WASHINGTON -- In a surprise, the Federal Reserve has decided against reducing its stimulus for the U.S. economy because its outlook for growth has dimmed in the past three months.
The Fed said it will continue to buy $85 billion a month in bonds while it awaits conclusive evidence that the economy is strengthening. The Fed's bond purchases are intended to keep long-term borrowing rates low to boost spending and economic growth.
"Conditions in the job market today are still far from what all of us would like to see," Chairman Ben Bernanke said at a news conference shortly after the statement was released.
Stocks spiked after the Fed released the statement at the end of its two-day policy meeting. The Standard & Poor's 500 index and Dow Jones industrial average jumped to record highs. The Dow was up more than 100 points shortly after the statement was released.
In the statement, the Fed said that the economy is growing moderately and that some indicators of the job market have shown improvement. But it noted that rising mortgage rates and government spending cuts are restraining growth.
The Fed repeated its plan to keep its key short-term rate near zero at least until unemployment falls to 6.5 percent, down from 7.3 percent last month. In the Fed's most recent forecast, unemployment could reach that level as soon as late 2014.
"We're in a slow-growth economy with high unemployment and low inflation," said Greg McBride, senior financial analyst at Bankrate.com. "There's no specific catalyst for the Fed to remove stimulus."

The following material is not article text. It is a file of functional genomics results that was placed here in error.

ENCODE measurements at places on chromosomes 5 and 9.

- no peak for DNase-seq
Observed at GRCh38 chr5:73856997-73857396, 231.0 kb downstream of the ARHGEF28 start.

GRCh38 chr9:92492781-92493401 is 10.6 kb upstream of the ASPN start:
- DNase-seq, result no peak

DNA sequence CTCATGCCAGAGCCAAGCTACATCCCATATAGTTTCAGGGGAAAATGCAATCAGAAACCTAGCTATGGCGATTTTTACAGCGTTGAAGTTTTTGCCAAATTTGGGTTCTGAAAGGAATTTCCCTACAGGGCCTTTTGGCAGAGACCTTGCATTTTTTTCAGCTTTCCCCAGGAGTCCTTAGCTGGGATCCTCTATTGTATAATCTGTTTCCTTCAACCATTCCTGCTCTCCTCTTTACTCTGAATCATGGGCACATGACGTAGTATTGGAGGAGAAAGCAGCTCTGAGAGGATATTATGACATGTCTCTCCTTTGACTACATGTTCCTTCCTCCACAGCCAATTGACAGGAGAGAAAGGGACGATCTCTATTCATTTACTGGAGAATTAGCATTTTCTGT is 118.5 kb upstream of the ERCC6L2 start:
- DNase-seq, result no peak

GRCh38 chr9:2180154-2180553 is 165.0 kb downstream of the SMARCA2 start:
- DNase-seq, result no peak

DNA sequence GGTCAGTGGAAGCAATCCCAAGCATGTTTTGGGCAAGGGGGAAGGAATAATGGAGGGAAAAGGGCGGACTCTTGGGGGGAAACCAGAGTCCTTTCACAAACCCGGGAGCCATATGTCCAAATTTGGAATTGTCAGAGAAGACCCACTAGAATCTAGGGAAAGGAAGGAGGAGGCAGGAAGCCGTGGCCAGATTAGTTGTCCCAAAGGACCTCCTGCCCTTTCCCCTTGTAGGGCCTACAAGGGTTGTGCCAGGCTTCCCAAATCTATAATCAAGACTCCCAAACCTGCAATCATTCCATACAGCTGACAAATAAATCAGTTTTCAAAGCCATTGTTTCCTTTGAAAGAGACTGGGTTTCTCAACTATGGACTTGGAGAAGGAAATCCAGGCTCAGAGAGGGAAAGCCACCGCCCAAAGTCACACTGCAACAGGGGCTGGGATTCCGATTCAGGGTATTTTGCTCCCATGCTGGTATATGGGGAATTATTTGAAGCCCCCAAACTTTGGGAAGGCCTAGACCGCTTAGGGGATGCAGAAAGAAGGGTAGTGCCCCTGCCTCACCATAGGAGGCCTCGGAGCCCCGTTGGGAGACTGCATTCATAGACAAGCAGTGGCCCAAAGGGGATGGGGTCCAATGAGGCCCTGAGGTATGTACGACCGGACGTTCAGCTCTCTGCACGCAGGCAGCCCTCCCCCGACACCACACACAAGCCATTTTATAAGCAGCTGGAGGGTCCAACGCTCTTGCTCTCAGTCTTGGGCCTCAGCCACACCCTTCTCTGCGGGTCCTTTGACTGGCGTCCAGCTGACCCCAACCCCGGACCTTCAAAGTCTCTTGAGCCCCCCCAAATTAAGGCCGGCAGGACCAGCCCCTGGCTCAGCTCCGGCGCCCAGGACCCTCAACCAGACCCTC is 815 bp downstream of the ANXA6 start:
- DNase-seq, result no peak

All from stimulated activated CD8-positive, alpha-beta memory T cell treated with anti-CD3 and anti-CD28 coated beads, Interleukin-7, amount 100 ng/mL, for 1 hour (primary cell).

Many thought the Fed would scale back its purchases. But long-term rates on mortgages and some other loans have jumped since May, when Bernanke first said the Fed might slow its bond buys later this year. But Bernanke cautioned that the reduction would hinge on the economy showing continued improvement.
In its statement, the Fed said the rise in interest rates "could slow the pace of improvement in the economy and labor market" if they are sustained.
Bernanke also said the Fed was concerned that looming fights between Congress and the White House over the budget and taxes could slow the economy. Unless Congress can agree to fund the government past Oct. 1, a government shutdown will occur.
The government is also expected to reach its borrowing limit next month. Unless Congress agrees to raise the limit, the government won't be able to pay all its bills.
"This is one of the risks we are looking at," Bernanke said.
The Fed lowered its economic growth forecasts for this year and next year slightly, likely reflecting its concerns about interest rates. It predicts that the economy will grow just 2 percent to 2.3 percent this year, down from its previous forecast in June of 2.3 percent to 2.6 percent growth.